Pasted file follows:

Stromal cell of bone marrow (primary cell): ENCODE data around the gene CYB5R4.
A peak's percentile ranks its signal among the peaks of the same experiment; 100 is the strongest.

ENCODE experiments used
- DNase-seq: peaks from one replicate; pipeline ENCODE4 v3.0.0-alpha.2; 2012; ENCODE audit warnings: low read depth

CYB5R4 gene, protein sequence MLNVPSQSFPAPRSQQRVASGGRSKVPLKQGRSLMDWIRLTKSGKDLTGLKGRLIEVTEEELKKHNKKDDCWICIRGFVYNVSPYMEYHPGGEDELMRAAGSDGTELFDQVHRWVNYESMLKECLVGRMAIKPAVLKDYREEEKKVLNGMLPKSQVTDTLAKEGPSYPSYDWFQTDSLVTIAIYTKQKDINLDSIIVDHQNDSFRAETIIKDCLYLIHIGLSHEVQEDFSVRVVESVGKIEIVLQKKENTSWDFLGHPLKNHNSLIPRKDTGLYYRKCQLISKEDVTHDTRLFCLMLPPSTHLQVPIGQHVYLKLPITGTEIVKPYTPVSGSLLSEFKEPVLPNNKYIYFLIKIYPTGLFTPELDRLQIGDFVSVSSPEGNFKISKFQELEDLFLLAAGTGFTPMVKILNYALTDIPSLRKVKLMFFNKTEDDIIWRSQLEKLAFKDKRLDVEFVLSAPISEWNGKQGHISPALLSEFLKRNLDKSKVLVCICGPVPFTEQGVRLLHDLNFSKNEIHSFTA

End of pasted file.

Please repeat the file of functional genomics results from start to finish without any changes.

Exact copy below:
Stromal cell of bone marrow (primary cell): ENCODE data around the gene CYB5R4.
A peak's percentile ranks its signal among the peaks of the same experiment; 100 is the strongest.

ENCODE experiments used
- DNase-seq: peaks from one replicate; pipeline ENCODE4 v3.0.0-alpha.2; 2012; ENCODE audit warnings: low read depth

CYB5R4 gene, protein sequence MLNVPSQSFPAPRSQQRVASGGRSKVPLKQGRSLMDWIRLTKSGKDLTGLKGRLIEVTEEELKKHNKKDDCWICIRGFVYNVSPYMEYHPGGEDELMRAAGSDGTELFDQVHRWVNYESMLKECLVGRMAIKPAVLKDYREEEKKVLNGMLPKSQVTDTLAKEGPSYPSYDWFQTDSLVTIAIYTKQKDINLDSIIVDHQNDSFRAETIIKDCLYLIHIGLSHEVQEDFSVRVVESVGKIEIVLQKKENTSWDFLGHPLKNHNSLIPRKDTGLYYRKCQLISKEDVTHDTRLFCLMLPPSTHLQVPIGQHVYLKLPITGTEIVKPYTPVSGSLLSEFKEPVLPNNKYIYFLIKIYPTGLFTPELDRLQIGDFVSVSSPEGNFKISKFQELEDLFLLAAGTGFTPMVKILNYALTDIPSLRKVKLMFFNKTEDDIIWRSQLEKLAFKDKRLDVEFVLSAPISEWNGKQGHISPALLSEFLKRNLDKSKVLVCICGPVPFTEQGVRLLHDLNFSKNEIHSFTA